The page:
Classical TCM a dying art
Updated: 2013-10-25 10:01
By Matt Hodges (China Daily Europe)
Its worst enemies may be many of those in its own ranks, German practitioner says
Traditional Chinese medicine may soon find itself on the endangered list because of skepticism from within its own ranks, a German practitioner of the 2,000-year-old science says.
While TCM has been criticized over its use of toxic compounds, a growing distrust of its ancient healing methods has made its own practitioners its worst enemy, said Dr Heiner Fruehauf, who claims to have cured himself of cancer using its original precepts.
"One of the biggest problems today is that many doctors teach traditional Chinese medicine, but they don't fully believe in it," said Fruehauf, founding professor of the School of Classical Chinese Medicine at the National College of Natural Medicine in Portland, Oregon.
This is leading to a dangerous form of cross-pollination with Western medical practices that is divorcing TCM from its holistic roots and resulting in classical practices being forgotten, he said.
"We've reached an end stage where the real Chinese medicine that is a science in its own right is slowly disappearing and where we have some kind of hybrid. The modern version we have today is really a combination of Western medicine and TCM. I was also skeptical at first, and used to mix both."
Fruehauf made his remarks at a forum in Shanghai last month.
Such skepticism has led to a rise in herbal-remedy prescriptions containing similar ingredients to those available and clinically tested in Western medicine. By the same token, ancient practices such as Daoist alchemy, pulse diagnosis and qigong (Chinese breathing exercise), all of which Fruehauf specializes in, are falling by the wayside.
However, there is an urgent need to find new treatments for serious diseases, and looking back to the origins of TCM may throw up some solutions, says Steve An Xue, vice-president of the International Homeopathic Medical League's Chinese branch.
"About 40 percent of people living in North America will be diagnosed with one form of cancer if the current trend continues," he said.
As Fruehauf delved deeper into TCM, he became convinced it could be used to cure not only cancer, but also various forms of heart disease, diabetes and other chronic ailments.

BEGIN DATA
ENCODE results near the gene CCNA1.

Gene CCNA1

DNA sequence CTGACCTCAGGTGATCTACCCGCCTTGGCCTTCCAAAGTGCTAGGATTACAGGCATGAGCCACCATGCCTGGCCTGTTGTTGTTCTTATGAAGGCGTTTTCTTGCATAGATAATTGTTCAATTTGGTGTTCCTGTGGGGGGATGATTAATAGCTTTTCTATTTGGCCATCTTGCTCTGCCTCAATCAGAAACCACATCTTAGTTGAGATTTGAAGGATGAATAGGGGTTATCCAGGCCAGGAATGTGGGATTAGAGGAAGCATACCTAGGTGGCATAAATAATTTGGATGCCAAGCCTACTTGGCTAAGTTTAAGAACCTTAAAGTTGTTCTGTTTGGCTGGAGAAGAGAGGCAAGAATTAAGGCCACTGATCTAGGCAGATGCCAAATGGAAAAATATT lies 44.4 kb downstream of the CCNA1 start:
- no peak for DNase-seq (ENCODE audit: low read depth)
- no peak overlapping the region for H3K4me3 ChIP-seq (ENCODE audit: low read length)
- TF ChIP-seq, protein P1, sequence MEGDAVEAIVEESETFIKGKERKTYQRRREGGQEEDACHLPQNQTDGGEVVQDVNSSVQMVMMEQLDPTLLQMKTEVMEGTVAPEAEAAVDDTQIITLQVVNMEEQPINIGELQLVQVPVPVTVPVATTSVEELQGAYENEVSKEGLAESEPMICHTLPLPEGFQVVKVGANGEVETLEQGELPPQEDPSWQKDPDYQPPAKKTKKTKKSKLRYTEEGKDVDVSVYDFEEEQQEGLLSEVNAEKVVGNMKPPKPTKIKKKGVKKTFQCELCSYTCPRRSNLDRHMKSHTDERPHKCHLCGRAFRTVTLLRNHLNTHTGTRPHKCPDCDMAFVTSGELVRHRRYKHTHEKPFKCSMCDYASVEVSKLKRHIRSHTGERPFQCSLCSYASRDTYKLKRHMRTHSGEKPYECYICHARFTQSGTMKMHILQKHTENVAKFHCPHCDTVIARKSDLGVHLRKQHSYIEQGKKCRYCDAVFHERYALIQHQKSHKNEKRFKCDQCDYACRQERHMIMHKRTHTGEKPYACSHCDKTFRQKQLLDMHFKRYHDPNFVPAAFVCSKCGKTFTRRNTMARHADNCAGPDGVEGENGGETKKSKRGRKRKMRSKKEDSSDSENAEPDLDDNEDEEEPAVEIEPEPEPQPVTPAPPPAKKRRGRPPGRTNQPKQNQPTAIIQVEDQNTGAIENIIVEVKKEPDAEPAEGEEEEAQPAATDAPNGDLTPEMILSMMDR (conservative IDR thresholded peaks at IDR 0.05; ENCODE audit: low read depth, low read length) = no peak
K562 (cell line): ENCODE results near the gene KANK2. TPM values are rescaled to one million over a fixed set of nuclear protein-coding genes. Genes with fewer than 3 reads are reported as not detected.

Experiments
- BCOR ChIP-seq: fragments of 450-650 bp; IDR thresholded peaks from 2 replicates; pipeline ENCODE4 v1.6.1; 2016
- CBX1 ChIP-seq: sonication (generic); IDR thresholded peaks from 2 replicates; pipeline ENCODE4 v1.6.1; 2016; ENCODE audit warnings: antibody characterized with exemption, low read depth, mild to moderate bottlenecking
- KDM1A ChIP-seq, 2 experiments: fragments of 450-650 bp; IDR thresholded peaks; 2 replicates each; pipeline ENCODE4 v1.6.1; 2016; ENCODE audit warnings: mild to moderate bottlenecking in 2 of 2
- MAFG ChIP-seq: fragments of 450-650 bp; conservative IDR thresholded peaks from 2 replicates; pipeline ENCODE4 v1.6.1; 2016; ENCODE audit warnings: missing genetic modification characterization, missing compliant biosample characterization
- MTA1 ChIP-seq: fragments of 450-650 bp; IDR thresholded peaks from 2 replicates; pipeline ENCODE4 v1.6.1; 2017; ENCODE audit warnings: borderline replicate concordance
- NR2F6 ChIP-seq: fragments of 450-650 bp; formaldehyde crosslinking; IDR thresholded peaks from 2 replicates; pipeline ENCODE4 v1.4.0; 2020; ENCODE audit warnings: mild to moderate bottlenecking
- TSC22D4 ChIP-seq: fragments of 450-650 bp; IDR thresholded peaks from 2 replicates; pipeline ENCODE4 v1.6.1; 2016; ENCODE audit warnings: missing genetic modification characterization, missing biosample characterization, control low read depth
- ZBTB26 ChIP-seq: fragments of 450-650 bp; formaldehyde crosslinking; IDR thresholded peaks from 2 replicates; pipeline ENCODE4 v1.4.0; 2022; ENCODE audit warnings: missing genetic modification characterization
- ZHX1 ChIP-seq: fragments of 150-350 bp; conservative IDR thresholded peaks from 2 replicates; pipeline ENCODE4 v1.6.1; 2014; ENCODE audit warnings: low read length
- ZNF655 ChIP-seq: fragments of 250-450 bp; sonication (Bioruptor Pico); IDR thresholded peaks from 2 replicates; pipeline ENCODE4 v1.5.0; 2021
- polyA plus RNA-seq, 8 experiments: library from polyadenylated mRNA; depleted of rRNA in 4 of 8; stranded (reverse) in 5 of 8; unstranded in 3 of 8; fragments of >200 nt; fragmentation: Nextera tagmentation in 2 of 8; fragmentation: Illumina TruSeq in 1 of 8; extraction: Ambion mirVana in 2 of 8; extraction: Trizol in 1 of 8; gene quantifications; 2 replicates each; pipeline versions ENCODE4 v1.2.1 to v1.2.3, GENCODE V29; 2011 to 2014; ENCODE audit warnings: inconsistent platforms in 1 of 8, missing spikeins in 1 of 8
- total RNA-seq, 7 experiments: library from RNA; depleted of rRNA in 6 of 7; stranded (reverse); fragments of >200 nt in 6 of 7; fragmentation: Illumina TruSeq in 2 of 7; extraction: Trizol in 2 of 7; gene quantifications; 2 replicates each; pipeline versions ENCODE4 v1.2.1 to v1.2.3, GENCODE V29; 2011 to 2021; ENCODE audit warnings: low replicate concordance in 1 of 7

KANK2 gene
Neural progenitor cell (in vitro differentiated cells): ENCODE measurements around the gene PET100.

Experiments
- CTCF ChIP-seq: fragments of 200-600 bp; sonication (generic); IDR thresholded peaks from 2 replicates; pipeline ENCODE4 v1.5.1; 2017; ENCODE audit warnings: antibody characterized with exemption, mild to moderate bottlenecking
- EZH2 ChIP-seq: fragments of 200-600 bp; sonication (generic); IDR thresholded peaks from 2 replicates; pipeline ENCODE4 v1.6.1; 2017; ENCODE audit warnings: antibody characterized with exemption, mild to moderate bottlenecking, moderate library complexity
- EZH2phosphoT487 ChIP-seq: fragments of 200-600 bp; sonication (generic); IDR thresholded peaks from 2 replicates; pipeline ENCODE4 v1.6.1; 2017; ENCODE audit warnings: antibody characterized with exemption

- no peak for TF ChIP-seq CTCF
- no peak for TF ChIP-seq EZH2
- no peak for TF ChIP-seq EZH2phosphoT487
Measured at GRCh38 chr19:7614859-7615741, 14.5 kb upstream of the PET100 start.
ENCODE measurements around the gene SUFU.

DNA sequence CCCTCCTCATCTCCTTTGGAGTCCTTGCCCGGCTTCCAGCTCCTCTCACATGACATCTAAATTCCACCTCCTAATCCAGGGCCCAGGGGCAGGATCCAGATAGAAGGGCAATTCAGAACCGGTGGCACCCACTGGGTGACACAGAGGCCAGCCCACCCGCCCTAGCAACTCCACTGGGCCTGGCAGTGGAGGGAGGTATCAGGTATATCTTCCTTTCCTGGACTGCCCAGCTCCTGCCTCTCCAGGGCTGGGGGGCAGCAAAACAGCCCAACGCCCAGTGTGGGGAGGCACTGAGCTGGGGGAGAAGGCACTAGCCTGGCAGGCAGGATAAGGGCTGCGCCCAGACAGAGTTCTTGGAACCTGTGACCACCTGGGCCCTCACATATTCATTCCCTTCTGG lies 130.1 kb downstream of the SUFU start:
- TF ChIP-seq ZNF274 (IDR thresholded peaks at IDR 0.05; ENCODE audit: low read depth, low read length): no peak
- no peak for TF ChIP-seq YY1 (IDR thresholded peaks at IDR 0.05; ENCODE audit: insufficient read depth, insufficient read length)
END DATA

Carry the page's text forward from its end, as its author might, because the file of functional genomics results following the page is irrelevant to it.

He bases his argument on ideas that are thousands of years old and can be found in such canonical texts as the Yellow Emperor's Inner Canon, a de facto primer on TCM, and the I Ching, an even older book that draws on cosmology and divination.
"There are so many different ways of treating diseases and ailments through fasting, through visualization, through things that you could only explain as magic from a modern perspective," Fruehauf said. "There are hundreds of these forgotten methods that people in the villages and mountains still know, but which are not being taught anymore."
In many ways TCM is enjoying a renaissance. The number of its practitioners is rising, acupuncture is still considered trendy, and Chinese lawmakers last month called for its more widespread use in controlling infectious diseases such as SARS and avian flu.
Citing government statistics, Xinhua reported recently that H7N9-virus patients had a mortality rate of just 9.1 percent if treated with a combination of TCM and Western methods, whereas one in three patients who relied on Western medicine alone died.
In 2011 a Chinese scientist received an award after drawing on Chinese medicine to produce the key ingredient in the world's leading anti-malaria drug. Tu Youyou of Zhejiang province received the award for her decades-long work in isolating artemisinin from sweet wormwood.
Despite these achievements, Fruehauf says, it is debatable whether TCM is enjoying a new golden age.
"While we probably have more licensed Chinese medicine practitioners in China, as well as in the West, than ever before, the quality of those people is lower than ever before. So that's what I'm worried about."
Part of the problem results from talented students chasing more lucrative jobs in business or law, and part of it is cultural. Fruehauf said there has been a growing distrust of TCM in China since Sun Yat-sen founded the Republic of China in 1912.